September 25, 2020

Week in Review: The Budget Debate, Revealed

The battle ahead “is the big one, and goes to the very major questions about the role of government,” said G. William Hoagland, a former Republican staff director of the Senate Budget Committee. “This is going to be a very fundamental clash of ideologies.”

The Democratic and Republican Parties have their own internal tensions to address as the debate goes forward in Congress and on the presidential campaign trail. But in its early stages at least, it is liberals who are on the defensive.

The aging of the baby boom generation and the costs of maintaining Medicare and Social Security have put the two pillars of the social welfare system on the table for re-examination. The growing weight of the national debt has given urgency to the question of whether the government has become too big and expensive.

The tepid nature of the current economic recovery, following big stimulus packages, has provided an opening to challenge the effectiveness of Keynesianism as the default policy option for government. And the revived energy of grass-roots conservatives has given electoral clout to the movement’s intellectual and constitutional arguments.

Arthur Brooks, president of the American Enterprise Institute, the conservative research organization, said, “The optimistic view is that we have a confluence of the business cycle, of the demography and of the politics that makes it not just possible to achieve real change, but impossible that we not deal with these things if we want this country to continue on the path envisioned by the founders.” So just two and a half years after a presidential election that was in part a repudiation of conservative governance, and with the nation still smarting from the aftereffects of a financial crisis that grew out of failures of markets and regulation, President Obama finds himself in a somewhat surprising position: forced to articulate and sell a vision of how liberalism and the institutions it built in the 20th century can be updated for the constraints of the 21st. 

The speech he delivered Wednesday at George Washington University in Washington was his most ambitious effort so far to do so. In it, he harnessed the language of both left and right to argue against the extremes on both sides while suggesting that many of their core principles were not mutually exclusive — in other words, that Great Society values can endure in a Tea Party moment.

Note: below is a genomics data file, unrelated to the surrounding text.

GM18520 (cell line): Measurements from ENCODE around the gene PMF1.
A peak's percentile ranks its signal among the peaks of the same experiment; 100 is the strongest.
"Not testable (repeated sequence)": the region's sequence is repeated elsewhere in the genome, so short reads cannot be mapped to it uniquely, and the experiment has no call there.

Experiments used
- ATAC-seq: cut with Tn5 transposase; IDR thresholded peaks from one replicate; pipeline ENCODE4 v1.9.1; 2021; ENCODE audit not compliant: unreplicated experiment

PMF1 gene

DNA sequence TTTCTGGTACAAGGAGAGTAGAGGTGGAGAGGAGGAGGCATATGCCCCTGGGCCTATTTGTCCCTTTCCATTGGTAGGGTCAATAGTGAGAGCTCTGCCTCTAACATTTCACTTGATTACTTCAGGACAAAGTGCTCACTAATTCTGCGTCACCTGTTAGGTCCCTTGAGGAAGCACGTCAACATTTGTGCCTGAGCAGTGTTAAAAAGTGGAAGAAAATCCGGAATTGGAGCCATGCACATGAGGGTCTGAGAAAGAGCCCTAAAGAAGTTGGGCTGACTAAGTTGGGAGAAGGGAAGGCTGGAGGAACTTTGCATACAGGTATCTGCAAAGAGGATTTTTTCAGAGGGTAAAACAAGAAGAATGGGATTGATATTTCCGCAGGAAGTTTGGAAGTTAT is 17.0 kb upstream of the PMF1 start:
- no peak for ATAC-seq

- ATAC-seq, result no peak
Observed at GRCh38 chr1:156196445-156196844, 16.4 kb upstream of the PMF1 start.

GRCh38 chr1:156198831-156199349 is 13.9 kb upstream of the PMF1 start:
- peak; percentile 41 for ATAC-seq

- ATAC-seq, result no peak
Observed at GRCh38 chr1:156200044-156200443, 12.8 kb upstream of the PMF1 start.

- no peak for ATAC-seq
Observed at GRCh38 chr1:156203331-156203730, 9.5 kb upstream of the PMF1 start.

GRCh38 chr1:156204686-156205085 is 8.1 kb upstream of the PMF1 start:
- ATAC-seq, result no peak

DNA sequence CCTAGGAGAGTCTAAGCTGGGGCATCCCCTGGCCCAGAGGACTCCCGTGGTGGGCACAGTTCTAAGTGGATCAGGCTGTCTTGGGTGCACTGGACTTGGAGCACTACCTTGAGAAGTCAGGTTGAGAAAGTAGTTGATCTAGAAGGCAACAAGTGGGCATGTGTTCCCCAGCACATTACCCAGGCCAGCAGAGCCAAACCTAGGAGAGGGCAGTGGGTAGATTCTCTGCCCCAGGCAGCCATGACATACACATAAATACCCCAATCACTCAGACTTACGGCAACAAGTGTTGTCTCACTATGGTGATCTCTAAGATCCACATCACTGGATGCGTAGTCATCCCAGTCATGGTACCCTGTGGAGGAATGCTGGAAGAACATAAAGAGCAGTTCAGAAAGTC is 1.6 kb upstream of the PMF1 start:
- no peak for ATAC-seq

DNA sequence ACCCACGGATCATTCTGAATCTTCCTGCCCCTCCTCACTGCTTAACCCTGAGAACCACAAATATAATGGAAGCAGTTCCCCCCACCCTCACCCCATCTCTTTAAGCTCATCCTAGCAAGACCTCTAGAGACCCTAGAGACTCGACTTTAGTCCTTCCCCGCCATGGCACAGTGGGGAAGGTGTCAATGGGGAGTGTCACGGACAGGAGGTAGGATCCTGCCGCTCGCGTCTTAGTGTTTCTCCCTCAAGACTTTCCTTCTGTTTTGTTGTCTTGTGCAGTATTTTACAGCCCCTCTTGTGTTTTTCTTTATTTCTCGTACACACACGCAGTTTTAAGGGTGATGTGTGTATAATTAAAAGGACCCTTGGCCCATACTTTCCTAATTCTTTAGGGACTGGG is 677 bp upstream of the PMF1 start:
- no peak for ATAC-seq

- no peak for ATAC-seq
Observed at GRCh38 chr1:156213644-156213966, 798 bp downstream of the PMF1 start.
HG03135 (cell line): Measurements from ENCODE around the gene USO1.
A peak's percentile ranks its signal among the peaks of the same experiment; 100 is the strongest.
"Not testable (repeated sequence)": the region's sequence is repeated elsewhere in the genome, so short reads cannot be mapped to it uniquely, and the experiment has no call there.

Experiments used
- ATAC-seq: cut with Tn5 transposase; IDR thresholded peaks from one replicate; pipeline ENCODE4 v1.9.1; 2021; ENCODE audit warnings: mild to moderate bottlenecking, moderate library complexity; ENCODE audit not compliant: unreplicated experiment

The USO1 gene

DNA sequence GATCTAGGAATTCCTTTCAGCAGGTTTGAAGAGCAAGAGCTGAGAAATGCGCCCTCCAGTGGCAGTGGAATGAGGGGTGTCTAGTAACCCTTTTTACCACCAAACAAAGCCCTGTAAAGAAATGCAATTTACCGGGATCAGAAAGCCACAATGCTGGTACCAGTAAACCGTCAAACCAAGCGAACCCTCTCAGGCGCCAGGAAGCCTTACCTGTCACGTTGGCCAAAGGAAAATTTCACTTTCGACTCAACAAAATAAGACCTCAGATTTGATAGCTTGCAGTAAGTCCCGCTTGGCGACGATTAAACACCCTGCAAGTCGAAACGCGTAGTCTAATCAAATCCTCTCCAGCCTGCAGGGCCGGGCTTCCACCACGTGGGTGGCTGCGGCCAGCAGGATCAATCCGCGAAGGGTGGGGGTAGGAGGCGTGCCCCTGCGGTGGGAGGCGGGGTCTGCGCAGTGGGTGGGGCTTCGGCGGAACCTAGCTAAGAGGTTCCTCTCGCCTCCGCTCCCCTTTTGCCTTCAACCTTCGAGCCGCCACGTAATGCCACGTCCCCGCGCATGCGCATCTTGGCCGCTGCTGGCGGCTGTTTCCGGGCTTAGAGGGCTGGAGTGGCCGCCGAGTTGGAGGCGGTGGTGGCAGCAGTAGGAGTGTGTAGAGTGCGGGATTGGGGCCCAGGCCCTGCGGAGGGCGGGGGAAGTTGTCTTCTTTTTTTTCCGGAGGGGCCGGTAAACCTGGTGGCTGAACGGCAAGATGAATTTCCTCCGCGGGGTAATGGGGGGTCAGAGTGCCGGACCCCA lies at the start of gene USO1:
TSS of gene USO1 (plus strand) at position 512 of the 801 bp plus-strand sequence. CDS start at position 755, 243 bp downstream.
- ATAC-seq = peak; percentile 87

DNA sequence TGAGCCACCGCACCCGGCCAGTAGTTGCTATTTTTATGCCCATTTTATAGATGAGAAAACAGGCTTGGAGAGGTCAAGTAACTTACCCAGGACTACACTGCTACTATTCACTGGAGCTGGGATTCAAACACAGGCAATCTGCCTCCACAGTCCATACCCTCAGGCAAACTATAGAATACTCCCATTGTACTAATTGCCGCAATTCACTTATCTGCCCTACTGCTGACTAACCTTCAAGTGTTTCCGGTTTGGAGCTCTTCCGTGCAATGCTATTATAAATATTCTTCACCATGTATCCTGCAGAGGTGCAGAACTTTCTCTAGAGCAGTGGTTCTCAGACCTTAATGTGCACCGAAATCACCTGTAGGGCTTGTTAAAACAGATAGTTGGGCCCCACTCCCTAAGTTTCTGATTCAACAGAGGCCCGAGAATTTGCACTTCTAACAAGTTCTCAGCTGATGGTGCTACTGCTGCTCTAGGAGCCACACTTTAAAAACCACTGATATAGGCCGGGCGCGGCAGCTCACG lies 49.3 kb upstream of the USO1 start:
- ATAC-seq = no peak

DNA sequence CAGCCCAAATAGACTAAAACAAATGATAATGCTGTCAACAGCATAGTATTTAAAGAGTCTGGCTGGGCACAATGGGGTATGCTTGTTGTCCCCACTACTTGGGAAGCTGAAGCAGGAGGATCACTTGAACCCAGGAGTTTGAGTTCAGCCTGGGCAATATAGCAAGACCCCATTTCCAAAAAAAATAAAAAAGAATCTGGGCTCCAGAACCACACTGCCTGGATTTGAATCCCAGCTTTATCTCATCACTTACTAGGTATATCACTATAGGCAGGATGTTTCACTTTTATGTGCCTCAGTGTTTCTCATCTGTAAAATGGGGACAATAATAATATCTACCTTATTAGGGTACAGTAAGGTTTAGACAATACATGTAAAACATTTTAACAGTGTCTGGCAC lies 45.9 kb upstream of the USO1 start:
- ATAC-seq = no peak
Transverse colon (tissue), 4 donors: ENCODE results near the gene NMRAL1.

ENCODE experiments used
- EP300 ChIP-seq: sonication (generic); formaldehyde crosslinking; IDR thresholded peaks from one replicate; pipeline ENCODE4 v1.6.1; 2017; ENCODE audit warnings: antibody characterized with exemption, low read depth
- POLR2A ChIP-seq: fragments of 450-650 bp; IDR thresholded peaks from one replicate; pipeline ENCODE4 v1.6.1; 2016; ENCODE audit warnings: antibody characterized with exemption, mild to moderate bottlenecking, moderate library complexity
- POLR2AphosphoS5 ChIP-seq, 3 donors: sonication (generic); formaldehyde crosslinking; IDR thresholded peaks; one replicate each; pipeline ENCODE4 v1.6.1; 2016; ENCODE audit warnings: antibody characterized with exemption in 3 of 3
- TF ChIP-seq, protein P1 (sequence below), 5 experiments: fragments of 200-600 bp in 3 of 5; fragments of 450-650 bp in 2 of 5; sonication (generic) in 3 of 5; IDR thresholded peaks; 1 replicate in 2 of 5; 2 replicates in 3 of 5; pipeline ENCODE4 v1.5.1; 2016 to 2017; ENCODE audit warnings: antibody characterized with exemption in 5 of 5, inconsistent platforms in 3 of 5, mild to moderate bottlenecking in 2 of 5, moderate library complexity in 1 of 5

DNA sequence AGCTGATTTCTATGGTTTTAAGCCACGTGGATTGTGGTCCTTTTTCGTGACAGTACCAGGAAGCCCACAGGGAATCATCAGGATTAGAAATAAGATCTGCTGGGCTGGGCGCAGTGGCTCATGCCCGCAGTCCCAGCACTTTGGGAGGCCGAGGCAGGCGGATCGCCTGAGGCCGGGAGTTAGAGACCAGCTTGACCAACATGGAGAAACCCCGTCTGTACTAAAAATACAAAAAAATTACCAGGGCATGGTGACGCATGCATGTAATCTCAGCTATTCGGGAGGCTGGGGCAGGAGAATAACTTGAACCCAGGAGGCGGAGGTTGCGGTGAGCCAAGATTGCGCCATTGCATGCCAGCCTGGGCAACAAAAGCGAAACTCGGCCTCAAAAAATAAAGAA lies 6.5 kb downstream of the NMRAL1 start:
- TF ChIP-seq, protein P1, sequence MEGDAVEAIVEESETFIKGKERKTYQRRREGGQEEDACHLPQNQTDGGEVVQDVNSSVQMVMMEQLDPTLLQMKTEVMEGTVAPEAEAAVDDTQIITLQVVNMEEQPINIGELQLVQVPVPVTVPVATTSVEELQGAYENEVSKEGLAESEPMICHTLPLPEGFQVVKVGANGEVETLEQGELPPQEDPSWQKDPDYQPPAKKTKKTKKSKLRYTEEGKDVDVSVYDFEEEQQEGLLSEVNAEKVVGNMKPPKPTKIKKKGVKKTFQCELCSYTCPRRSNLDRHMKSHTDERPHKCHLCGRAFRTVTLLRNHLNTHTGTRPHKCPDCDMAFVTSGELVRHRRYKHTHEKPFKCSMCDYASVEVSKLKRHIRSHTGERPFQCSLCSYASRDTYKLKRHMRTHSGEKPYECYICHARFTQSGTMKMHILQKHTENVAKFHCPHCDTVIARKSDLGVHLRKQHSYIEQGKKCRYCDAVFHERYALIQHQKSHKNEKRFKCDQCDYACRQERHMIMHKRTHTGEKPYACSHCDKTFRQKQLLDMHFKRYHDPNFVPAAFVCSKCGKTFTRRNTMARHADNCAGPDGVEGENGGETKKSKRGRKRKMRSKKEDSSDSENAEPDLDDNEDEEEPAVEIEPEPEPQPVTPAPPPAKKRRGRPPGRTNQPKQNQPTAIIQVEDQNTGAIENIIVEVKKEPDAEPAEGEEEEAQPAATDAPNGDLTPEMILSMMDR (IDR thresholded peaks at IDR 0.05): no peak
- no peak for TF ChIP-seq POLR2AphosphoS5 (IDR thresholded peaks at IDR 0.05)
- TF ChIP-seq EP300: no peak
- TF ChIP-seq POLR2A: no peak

He defined “patriotism” as a shared sense of responsibility for the vulnerable and less fortunate. Basic standards of security for the elderly and poor and government investment in a more prosperous future, he said, can not only coexist with a tradition of “rugged individualists with a healthy skepticism of too much government,” but are also a vital part of what makes America exceptional.

“We are a better country because of these commitments,” he said. “I’ll go further — we would not be a great country without those commitments.”

Republicans in Congress, he suggested, would shred that tradition under cover of a debate that is only nominally about the budget. “The fact is,” he said, “their vision is less about reducing the deficit than it is about changing the basic social compact in America.”

Conservatives would and did object to his implication of heartlessness, but not necessarily to his assessment of their ambition.

The Republican plan put forward by Representative Paul Ryan of Wisconsin, the chairman of the Budget Committee, and adopted by the House on Friday as its policy blueprint for the next decade contains a substantial dose of deficit reduction but is really a manifesto for limited government.

Article source: http://feeds.nytimes.com/click.phdo?i=4502f269b76d86d01ae54532e839677a

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